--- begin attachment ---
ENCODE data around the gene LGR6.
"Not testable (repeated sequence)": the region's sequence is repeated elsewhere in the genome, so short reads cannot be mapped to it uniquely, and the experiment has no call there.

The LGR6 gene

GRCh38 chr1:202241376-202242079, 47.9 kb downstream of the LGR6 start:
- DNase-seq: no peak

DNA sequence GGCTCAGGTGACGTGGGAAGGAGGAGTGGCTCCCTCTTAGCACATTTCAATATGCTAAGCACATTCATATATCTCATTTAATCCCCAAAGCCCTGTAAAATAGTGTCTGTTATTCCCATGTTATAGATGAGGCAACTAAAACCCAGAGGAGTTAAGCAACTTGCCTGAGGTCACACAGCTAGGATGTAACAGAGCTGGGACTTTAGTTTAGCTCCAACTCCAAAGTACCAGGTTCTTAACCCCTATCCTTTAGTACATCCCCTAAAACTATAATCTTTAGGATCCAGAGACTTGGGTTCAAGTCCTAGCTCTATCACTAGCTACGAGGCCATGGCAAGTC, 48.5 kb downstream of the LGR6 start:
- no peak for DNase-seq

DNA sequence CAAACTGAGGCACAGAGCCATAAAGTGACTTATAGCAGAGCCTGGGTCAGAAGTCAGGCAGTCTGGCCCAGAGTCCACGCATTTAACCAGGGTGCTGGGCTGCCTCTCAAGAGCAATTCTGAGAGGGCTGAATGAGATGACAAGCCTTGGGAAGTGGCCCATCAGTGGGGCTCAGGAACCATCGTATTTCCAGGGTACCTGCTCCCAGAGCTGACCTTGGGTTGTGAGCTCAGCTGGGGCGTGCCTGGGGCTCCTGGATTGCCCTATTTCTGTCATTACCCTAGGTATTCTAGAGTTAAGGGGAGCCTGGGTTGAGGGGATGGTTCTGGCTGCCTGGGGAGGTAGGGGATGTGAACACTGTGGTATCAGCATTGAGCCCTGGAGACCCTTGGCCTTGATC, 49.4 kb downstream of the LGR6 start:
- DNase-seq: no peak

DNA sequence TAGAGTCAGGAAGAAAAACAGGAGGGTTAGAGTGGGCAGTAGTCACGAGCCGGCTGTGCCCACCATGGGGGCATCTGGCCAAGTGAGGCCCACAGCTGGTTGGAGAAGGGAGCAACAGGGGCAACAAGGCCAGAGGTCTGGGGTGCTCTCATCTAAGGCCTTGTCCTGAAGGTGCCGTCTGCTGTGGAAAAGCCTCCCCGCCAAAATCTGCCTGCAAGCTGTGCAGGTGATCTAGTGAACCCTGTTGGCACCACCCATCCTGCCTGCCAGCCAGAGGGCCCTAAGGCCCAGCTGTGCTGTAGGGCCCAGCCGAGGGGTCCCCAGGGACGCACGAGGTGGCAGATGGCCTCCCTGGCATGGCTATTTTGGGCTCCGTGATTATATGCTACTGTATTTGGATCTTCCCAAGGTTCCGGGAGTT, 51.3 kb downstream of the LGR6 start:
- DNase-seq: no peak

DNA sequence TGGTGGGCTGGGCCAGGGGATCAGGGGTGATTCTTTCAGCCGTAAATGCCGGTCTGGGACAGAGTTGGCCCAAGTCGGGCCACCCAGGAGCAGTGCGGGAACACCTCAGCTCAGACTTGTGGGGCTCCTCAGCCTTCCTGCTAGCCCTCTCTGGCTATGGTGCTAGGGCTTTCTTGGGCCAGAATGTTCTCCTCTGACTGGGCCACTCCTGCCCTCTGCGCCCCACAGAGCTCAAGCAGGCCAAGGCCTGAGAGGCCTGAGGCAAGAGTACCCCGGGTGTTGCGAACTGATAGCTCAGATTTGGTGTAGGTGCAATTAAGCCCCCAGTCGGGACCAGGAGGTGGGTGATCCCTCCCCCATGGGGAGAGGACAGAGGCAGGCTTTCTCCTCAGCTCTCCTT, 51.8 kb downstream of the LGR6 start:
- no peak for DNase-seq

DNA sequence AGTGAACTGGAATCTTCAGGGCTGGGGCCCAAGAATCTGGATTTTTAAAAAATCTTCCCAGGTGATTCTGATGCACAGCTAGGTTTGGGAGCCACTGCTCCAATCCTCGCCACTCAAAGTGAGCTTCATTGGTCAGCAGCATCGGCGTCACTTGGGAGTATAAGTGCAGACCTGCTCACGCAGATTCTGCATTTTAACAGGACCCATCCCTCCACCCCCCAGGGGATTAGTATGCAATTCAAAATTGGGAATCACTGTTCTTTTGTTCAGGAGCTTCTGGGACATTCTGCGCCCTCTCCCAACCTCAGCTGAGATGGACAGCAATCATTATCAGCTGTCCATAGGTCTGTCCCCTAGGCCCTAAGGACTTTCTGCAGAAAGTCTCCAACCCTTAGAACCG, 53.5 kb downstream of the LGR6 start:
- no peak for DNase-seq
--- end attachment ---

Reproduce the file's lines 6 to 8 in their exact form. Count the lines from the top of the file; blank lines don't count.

DNA sequence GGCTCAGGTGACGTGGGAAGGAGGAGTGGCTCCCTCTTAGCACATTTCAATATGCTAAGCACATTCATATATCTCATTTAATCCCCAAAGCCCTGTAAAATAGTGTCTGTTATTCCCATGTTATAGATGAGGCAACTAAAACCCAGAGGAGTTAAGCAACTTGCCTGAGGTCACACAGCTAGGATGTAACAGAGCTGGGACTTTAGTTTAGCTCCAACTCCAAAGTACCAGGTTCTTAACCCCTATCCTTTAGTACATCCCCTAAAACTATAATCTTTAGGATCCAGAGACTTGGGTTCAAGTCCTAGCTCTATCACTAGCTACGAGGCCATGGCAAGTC, 48.5 kb downstream of the LGR6 start:
- no peak for DNase-seq

DNA sequence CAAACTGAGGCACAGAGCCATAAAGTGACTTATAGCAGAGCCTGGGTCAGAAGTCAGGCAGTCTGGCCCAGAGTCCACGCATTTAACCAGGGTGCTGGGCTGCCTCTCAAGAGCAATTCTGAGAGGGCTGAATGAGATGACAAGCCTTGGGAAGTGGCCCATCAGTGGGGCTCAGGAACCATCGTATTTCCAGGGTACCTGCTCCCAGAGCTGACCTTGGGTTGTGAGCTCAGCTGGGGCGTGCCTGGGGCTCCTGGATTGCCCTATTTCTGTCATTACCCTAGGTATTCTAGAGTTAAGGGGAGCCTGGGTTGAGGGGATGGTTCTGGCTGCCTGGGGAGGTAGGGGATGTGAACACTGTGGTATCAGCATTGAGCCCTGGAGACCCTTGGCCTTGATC, 49.4 kb downstream of the LGR6 start: